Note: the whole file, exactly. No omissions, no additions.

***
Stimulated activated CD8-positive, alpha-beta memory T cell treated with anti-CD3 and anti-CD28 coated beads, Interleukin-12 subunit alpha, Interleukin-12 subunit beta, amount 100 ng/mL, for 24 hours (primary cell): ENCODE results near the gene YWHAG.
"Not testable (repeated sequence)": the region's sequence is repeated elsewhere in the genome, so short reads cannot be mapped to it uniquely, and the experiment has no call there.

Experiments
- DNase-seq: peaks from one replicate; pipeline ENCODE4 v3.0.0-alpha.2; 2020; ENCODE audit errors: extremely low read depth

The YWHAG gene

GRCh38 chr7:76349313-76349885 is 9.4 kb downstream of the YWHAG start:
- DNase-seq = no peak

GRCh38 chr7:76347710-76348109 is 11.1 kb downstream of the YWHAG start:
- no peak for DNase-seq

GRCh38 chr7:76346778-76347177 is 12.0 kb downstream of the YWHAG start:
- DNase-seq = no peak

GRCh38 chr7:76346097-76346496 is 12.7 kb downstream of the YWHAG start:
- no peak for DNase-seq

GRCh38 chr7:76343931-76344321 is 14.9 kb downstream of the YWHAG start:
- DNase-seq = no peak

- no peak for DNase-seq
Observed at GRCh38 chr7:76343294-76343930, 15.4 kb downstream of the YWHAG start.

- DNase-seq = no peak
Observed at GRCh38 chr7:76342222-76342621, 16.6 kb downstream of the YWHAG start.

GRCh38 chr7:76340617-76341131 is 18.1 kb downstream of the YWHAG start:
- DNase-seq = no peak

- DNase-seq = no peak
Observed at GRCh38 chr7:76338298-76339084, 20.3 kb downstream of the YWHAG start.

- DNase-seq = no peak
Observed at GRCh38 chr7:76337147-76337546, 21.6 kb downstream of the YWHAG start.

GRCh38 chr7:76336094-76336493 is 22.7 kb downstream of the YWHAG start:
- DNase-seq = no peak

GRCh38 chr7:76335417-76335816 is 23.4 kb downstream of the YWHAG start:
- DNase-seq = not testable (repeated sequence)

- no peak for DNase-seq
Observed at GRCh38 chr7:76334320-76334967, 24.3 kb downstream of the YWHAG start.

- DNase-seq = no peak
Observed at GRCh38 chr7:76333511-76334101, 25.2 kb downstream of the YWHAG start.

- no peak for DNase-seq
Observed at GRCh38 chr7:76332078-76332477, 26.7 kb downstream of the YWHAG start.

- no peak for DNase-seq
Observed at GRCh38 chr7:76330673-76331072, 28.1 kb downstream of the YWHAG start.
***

Stimulated activated CD8-positive, alpha-beta memory T cell treated with anti-CD3 and anti-CD28 coated beads, Interleukin-12 subunit alpha, Interleukin-12 subunit beta, amount 100 ng/mL, for 24 hours (primary cell): ENCODE results near the gene YWHAG.
"Not testable (repeated sequence)": the region's sequence is repeated elsewhere in the genome, so short reads cannot be mapped to it uniquely, and the experiment has no call there.

Experiments
- DNase-seq: peaks from one replicate; pipeline ENCODE4 v3.0.0-alpha.2; 2020; ENCODE audit errors: extremely low read depth

The YWHAG gene

GRCh38 chr7:76349313-76349885 is 9.4 kb downstream of the YWHAG start:
- DNase-seq = no peak

GRCh38 chr7:76347710-76348109 is 11.1 kb downstream of the YWHAG start:
- no peak for DNase-seq

GRCh38 chr7:76346778-76347177 is 12.0 kb downstream of the YWHAG start:
- DNase-seq = no peak

GRCh38 chr7:76346097-76346496 is 12.7 kb downstream of the YWHAG start:
- no peak for DNase-seq

GRCh38 chr7:76343931-76344321 is 14.9 kb downstream of the YWHAG start:
- DNase-seq = no peak

- no peak for DNase-seq
Observed at GRCh38 chr7:76343294-76343930, 15.4 kb downstream of the YWHAG start.

- DNase-seq = no peak
Observed at GRCh38 chr7:76342222-76342621, 16.6 kb downstream of the YWHAG start.

GRCh38 chr7:76340617-76341131 is 18.1 kb downstream of the YWHAG start:
- DNase-seq = no peak

- DNase-seq = no peak
Observed at GRCh38 chr7:76338298-76339084, 20.3 kb downstream of the YWHAG start.

- DNase-seq = no peak
Observed at GRCh38 chr7:76337147-76337546, 21.6 kb downstream of the YWHAG start.

GRCh38 chr7:76336094-76336493 is 22.7 kb downstream of the YWHAG start:
- DNase-seq = no peak

GRCh38 chr7:76335417-76335816 is 23.4 kb downstream of the YWHAG start:
- DNase-seq = not testable (repeated sequence)

- no peak for DNase-seq
Observed at GRCh38 chr7:76334320-76334967, 24.3 kb downstream of the YWHAG start.

- DNase-seq = no peak
Observed at GRCh38 chr7:76333511-76334101, 25.2 kb downstream of the YWHAG start.

- no peak for DNase-seq
Observed at GRCh38 chr7:76332078-76332477, 26.7 kb downstream of the YWHAG start.

- no peak for DNase-seq
Observed at GRCh38 chr7:76330673-76331072, 28.1 kb downstream of the YWHAG start.